The sutures were removed after 7 days and were placed in Brain Heart Infusion (BHI) Broth (HiMedia Laboratories Pvt. Ltd., Mumbai, India), which supported the growth of aerobic microorganisms. After 12 hours, the microorganisms were transferred to Bile Esculin Agar (HiMedia Laboratories Pvt. Ltd., Mumbai, India) for Enterococci and MacConkey Sorbitol Agar (HiMedia Laboratories Pvt. Ltd., Mumbai, India) for E. coli and were seeded in specific microbiological cultures. Following the incubation of plates at 37°C for 24 hours, colony-forming units (CFUs) and bacterial growth rates were evaluated. (1,3,13)
The sample size was calculated based on previous studies according to power calculations with a 5% alpha error rate. (14,15) A minimum of 20 patients was estimated for statistical significance. For each suture, the mean and standard deviation (SD) were calculated for the two microorganisms using Kruskal-Wallis test. The comparison between the sutures was carried out using Mann-Whitney U test.
The research was conducted on 160 samples, including two types of suture materials (silk and Vicryl Plus), and two types of microorganisms (Enterococcus and E. coli). Eleven women and nine men with the mean age of 49.2 years participated in this study.
The mean and SD of microorganism count for Enterococcus were 5000±22400 CFU/ml for Vicryl Plus, 400±1500 CFU/ml for silk1 (3-mm distance from Vicryl Plus), 600±2250 CFU/ml for silk2 (6-mm distance from Vicryl Plus), and 3350±12240 CFU/ml for silk3 (9-mm distance from Vicryl Plus). There were no statistically significant differences among the sutures for Enterococcus count (P=0.08). The growth rate of Enterococcus was 5±1% for Vicryl Plus, 0 for silk1, 10±2% for silk2, and 10±2% for silk3. This difference was not significant for Enterococcus growth rate (P=0.9).
The mean and SD of microorganism count for E.coli were 250±1100 CFU/ml for Vicryl Plus, 400±1700 CFU/ml for silk1, 2900±12280 CFU/ml for silk2, and 1800±7800 CFU/ml for silk3. There were no statistically significant differences among the sutures for E.coli count (P=0.7). The growth rate of Enterococcus was 5±1% for Vicryl Plus, 10±2% for silk1, 10±2% for silk2, and 10±2% for silk3; the difference was not significant for E.coli growth rate (P=0.9).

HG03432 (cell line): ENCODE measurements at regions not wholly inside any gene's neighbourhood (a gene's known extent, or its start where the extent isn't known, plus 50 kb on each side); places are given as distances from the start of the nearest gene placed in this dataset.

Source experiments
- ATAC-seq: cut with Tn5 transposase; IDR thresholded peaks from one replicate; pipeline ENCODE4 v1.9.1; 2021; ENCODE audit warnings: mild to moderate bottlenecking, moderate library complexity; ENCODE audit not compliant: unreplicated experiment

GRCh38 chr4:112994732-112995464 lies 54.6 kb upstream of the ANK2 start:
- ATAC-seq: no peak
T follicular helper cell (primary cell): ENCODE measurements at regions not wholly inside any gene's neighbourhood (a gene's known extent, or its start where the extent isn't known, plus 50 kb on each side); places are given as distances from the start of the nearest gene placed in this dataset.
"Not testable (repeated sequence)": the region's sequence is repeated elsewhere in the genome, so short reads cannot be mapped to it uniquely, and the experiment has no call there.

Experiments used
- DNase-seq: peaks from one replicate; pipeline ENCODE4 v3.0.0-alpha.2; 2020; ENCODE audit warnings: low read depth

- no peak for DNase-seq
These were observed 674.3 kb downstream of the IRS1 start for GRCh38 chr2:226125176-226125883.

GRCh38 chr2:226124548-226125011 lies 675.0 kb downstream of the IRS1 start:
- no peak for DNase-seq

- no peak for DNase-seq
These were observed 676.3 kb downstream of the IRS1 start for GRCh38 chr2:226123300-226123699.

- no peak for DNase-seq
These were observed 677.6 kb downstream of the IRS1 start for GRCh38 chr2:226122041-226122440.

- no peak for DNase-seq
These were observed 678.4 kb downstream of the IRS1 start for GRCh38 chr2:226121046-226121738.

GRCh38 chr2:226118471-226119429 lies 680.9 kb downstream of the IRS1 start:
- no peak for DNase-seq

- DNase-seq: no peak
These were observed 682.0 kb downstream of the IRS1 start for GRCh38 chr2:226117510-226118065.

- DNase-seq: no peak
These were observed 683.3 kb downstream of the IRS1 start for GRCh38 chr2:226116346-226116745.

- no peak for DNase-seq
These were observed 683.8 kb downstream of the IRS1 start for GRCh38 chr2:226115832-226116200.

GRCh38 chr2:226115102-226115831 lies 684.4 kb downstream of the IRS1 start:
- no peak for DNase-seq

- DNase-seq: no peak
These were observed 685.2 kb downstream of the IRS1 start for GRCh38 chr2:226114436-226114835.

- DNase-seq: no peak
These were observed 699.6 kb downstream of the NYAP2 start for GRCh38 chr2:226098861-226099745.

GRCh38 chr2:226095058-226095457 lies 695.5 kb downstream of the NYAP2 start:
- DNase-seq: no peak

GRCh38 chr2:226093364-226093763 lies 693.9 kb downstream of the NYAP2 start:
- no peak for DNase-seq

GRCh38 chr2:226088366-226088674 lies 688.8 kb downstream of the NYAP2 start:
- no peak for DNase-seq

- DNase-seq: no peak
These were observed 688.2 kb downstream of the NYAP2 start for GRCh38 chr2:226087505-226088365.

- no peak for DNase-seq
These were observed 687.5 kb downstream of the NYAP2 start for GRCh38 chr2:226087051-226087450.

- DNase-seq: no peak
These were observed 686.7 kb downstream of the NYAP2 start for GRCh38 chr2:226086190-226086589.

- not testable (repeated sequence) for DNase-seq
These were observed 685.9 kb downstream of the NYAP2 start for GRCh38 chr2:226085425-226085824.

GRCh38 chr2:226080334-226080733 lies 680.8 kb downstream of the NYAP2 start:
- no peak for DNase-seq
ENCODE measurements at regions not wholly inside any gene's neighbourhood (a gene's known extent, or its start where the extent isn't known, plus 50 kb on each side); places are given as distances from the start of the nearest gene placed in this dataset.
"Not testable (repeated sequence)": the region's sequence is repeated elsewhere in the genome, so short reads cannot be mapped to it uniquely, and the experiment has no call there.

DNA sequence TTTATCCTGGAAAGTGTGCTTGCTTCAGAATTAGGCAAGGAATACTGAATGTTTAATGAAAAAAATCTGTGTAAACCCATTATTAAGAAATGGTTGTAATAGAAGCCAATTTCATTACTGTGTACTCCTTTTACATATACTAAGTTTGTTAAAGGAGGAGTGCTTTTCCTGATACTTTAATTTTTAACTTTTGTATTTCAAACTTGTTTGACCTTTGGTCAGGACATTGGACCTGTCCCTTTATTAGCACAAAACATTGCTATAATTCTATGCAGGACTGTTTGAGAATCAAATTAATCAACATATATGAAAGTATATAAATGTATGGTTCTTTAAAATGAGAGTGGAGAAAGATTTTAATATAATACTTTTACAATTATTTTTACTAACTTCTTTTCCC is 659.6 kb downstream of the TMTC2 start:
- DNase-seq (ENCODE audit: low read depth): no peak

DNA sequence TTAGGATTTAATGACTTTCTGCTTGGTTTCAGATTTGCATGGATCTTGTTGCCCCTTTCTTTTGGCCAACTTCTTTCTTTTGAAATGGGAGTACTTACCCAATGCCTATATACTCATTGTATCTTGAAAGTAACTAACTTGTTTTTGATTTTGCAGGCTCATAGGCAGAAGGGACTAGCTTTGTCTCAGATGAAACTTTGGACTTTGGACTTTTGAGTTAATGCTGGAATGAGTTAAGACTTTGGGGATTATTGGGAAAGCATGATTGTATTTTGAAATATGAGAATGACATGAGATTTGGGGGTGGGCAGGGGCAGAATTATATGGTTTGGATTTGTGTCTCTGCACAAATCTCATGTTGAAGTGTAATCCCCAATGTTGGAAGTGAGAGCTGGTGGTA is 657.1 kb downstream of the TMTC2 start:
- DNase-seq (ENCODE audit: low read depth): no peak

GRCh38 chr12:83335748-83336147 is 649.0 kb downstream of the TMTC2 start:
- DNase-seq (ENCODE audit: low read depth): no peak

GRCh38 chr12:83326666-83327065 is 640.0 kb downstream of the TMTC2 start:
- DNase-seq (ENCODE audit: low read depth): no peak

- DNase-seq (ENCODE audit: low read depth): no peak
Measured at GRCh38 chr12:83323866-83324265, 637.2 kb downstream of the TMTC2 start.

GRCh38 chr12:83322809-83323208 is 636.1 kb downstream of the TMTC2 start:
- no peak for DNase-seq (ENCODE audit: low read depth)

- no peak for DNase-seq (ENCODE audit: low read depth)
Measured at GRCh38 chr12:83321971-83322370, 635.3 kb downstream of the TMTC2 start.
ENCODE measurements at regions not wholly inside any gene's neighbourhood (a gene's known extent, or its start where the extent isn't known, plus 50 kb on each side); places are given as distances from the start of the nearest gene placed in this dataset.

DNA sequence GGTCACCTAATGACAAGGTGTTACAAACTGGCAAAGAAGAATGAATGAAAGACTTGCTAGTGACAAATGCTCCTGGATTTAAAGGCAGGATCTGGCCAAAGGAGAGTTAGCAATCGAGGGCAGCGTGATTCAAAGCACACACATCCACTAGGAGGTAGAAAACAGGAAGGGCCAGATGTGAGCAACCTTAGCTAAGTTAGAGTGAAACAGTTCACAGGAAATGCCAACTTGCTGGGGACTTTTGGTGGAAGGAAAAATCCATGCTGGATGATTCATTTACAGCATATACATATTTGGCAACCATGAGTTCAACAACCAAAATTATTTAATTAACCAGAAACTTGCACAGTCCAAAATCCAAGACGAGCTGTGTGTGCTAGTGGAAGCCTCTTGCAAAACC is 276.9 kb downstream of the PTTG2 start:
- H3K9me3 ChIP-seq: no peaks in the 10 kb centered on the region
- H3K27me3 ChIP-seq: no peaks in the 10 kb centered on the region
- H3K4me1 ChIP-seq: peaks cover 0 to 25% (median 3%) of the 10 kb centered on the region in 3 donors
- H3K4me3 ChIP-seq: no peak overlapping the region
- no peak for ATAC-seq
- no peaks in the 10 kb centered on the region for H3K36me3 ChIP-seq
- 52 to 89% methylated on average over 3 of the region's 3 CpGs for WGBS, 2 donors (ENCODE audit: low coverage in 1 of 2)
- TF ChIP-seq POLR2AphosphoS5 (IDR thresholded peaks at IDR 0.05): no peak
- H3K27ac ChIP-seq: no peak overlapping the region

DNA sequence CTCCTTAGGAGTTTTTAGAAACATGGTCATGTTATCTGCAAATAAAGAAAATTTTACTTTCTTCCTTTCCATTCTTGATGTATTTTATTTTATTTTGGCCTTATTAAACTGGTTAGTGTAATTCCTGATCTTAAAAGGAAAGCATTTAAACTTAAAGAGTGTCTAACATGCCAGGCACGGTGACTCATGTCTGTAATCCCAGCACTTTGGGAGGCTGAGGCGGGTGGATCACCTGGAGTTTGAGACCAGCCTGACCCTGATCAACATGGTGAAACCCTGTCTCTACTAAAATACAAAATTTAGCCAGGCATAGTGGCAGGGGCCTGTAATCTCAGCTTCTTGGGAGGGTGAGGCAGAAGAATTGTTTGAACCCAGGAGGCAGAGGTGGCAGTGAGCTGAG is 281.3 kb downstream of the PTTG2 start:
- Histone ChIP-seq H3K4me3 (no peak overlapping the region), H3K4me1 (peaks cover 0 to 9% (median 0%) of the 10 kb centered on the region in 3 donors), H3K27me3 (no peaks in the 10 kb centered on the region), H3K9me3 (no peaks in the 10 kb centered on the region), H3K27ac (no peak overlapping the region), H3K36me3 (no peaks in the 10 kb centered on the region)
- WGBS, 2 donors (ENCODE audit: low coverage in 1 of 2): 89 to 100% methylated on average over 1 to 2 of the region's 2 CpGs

The present study shows that triclosan-coated suture has no antibacterial effect 7 days after surgery. E.coli and Enterococcus accumulations of Vicryl Plus suture were comparable to the bacterial accumulations of silk sutures. Also, the quality of suture material (triclosan-coating) did not affect the bacterial accumulation of adjacent sutures placed at different distances from Vicryl Plus in the current study.
Bojar et al studied bacterial accumulation to evaluate the effect of the suture on the host environment. (13) They evaluated the direct antimicrobial activity of triclosan-coated suture and found that the inhibition zone against E. coli reached 20 mm. However, in the present study, Vicryl Plus suture did not decrease bacterial accumulation on itself or adjacent sutures.
Asher et al found that bacterial adhesion of coated polyglactin suture was not different from that of other suture materials 7 days after oral surgery. (1)
In a clinical study by Sala-Pérez et al, the antibacterial effect of Monocryl Plus suture was observed after 3 days, but this effect was not considerable 7 days after oral surgery. (3) In addition, antibacterial activity of triclosan-containing suture was reported for 96 hours in a study by Edmiston et al and for 12 hours in a study by Masini et al. (16,17) Based on previous studies and the results of the present study, it can be concluded that the use of triclosan-coated suture offers no benefit in oral surgery. (3,16-20)
Previous studies have examined the effects of Chlorhexidine antibacterial mouthwash on suture materials with controversial outcomes. The prescription of this mouthwash after surgery did not decrease bacterial accumulation on the sutures in a study by Asher et al. (1) However, Venema et al showed that the use of antiplaque mouthwashes decreased viable organisms on uncoated and triclosan-coated sutures. (20) This factor was not assessed in the present study and is suggested for future research. Although the SDs of bacterial CFUs and growth rates were large in the present study, they were in accordance with the results of previous studies and should be verified by larger sample sizes in future studies.
According to the results of the present study, triclosan-coated sutures have no benefits over silk sutures. Also, Vicryl Plus did not decrease E.coli and Enterococcus accumulation of silk sutures placed at different distances from Vicryl Plus.